You can rearrange what happens in the environment immediately before the behavior is set into motion to give less value to the bumping behavior and more value to resting. Some suggestions include satiating your dog before you sit down by feeding him in advance or redirecting his attention by giving him a tasty steak bone to chew on or a foraging toy that will keep his attention



A publication of

for awhile, or taking him for a long walk prior to the meal. You can also teach your dog in advance an alternative behavior that will produce for him the same or more value than what he would get if he bumped you at the table – while removing any positive consequences to the bumping behavior. So, begin by teaching the alternative behavior (like sitting

do it – soon. The next problem for our nation is how any minority can overrun the legislature and stop the government from working as it should – a problem embodied by the Tea Party right now. How we got into a situation where a small minority of the country – by any standards – managed to shut down our government and paralyze the legislature is a mystery to me. It is alarming that any minority, of left or right, claiming to be “right” and “have all the answers” can hijack the process in this way. It is also an alarming sign of weakness in the GOP: with little resistance – some might say with much

encouragement - a faction has essentially overrun the party, pushing aside moderates and insisting on strict obedience to their ideology – or else. The question now arises as to how we free ourselves from this quagmire? If the process is to work as it should, we need to vote en masse and carefully. Regardless of party, is time to vote for moderates and failing that, independents. It’s time to abandon our partisan beliefs and vote for people who can talk to each other and vote out extremists who are content to watch Rome burn while they fiddle. Bruce Healey is a resident of Indian Hill.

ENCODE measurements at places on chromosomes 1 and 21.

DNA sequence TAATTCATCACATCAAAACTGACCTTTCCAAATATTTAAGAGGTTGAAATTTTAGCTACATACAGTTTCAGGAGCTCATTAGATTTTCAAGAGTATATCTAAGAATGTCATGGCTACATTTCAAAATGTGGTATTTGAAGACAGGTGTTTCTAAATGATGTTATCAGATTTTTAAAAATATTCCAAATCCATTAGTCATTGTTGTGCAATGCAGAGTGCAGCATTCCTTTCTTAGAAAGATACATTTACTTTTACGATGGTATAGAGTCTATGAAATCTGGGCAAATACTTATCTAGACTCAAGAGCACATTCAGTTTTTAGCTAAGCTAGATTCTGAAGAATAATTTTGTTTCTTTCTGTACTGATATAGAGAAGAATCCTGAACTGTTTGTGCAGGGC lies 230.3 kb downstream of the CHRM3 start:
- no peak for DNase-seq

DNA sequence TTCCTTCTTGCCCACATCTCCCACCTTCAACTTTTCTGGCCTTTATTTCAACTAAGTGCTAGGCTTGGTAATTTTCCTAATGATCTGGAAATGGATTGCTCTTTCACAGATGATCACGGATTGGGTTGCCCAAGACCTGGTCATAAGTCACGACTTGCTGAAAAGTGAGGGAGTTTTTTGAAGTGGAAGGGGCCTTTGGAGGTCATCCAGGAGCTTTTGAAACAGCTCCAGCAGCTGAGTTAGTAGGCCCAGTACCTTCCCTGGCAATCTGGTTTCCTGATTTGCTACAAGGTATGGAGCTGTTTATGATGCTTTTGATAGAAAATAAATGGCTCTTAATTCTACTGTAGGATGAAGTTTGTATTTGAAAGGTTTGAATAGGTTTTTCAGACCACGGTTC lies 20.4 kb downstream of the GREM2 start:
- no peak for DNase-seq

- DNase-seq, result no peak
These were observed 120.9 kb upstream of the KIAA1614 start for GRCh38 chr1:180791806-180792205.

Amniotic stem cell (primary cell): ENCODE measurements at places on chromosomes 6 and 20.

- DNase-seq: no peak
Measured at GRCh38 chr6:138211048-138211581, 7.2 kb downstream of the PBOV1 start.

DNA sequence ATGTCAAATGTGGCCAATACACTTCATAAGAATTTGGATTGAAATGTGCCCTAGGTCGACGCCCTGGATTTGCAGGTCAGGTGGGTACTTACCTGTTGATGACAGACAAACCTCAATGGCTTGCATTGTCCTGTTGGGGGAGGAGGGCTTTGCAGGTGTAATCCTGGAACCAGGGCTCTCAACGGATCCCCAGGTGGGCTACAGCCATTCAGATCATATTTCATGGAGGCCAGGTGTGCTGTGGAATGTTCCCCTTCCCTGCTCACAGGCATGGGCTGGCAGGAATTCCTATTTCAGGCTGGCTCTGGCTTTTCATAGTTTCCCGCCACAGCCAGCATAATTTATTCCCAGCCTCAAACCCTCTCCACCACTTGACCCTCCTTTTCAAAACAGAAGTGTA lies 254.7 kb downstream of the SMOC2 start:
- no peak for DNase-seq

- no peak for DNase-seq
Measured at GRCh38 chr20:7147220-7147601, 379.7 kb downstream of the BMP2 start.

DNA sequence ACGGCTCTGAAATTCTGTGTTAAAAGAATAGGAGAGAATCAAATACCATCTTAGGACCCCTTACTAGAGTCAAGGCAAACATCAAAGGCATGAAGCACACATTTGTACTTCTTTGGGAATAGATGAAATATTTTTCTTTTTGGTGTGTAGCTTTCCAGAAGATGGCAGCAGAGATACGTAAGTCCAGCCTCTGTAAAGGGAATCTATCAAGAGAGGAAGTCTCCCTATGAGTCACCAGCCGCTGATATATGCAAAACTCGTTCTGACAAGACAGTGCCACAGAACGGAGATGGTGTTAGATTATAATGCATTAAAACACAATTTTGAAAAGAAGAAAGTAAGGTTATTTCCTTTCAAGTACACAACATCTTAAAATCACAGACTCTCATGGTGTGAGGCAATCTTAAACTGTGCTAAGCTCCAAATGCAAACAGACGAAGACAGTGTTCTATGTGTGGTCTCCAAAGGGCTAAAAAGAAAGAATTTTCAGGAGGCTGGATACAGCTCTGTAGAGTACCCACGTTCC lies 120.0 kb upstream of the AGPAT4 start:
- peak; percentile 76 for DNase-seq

Future filled with dreams for people with developmental disabilities This is a story about hope, where little hope once existed. It’s a story about important changes that have taken place at a slow but steady pace. It’s a story about the way we treat people with developmental disabilities. Fifty years ago, our communities treated people with developmental disabilities as people who could not have much meaning in their lives, who didn’t have hopes and dreams. Many lived in institutions, away from their families and separated from the rest of the community. We began to realize how our attitudes needed to be changed. We found ways for people with developmental disabilities to live in our communities, to go to our neighborhood schools and to work alongside us. As our attitudes changed, so did the agency I serve, the Resident Home Corp. Fifty years ago, our agency was founded by parents who had limited educational options for their children. Their children did not have access to public schools. As a result, they started their own residential school. There was no funding, no proven practices and no experts to guide them. Few people in the community appreciated how much these children could learn or even that they had feelings and ambitions. It was a grand idea – at the time. As the evolution continued, so did our laws. No longer could children with developmental disabilities be segregated in separate schools. They had to be educated together with typically developing children. Our agency closed its school and changed its mission.